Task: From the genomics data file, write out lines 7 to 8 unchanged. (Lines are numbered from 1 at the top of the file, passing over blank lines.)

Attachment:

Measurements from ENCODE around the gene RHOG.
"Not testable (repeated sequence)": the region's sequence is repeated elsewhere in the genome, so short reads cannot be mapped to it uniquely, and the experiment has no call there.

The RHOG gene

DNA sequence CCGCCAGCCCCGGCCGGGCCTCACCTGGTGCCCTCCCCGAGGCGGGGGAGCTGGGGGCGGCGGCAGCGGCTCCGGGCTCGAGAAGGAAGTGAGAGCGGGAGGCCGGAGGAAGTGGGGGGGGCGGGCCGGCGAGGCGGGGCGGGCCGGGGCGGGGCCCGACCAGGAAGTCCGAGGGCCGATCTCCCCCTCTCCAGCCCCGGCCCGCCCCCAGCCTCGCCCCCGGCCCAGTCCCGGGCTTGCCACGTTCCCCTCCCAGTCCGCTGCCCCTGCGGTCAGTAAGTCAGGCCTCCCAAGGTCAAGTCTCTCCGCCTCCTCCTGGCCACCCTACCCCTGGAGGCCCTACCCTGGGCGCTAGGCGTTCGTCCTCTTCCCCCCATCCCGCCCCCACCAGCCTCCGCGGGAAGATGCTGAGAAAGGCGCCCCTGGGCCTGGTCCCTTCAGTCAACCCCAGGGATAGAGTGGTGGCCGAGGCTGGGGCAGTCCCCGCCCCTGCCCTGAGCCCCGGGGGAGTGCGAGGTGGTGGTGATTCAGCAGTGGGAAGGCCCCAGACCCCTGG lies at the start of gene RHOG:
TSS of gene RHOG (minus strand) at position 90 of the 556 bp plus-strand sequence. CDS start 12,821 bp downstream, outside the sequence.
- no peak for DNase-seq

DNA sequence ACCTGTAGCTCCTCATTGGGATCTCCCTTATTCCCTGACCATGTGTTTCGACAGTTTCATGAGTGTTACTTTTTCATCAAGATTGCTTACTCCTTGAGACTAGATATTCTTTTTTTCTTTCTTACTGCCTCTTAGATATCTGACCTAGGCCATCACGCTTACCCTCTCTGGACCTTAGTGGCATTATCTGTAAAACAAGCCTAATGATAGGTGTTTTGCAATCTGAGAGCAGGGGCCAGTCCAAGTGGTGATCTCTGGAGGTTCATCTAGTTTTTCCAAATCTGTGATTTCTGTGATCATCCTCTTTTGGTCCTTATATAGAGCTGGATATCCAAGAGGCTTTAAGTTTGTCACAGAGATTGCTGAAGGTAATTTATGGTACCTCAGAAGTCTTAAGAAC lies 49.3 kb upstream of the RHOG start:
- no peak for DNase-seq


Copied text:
DNA sequence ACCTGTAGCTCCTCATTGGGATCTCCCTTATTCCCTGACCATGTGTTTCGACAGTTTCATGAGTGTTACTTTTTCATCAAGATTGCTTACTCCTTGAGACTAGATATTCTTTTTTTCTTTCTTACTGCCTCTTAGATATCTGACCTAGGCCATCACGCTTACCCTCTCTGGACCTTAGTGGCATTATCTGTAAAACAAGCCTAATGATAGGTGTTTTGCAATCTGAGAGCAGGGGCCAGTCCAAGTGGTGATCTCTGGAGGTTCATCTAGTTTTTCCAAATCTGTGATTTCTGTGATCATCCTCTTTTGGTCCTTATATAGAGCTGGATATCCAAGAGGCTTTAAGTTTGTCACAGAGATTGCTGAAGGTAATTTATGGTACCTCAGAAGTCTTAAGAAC lies 49.3 kb upstream of the RHOG start:
- no peak for DNase-seq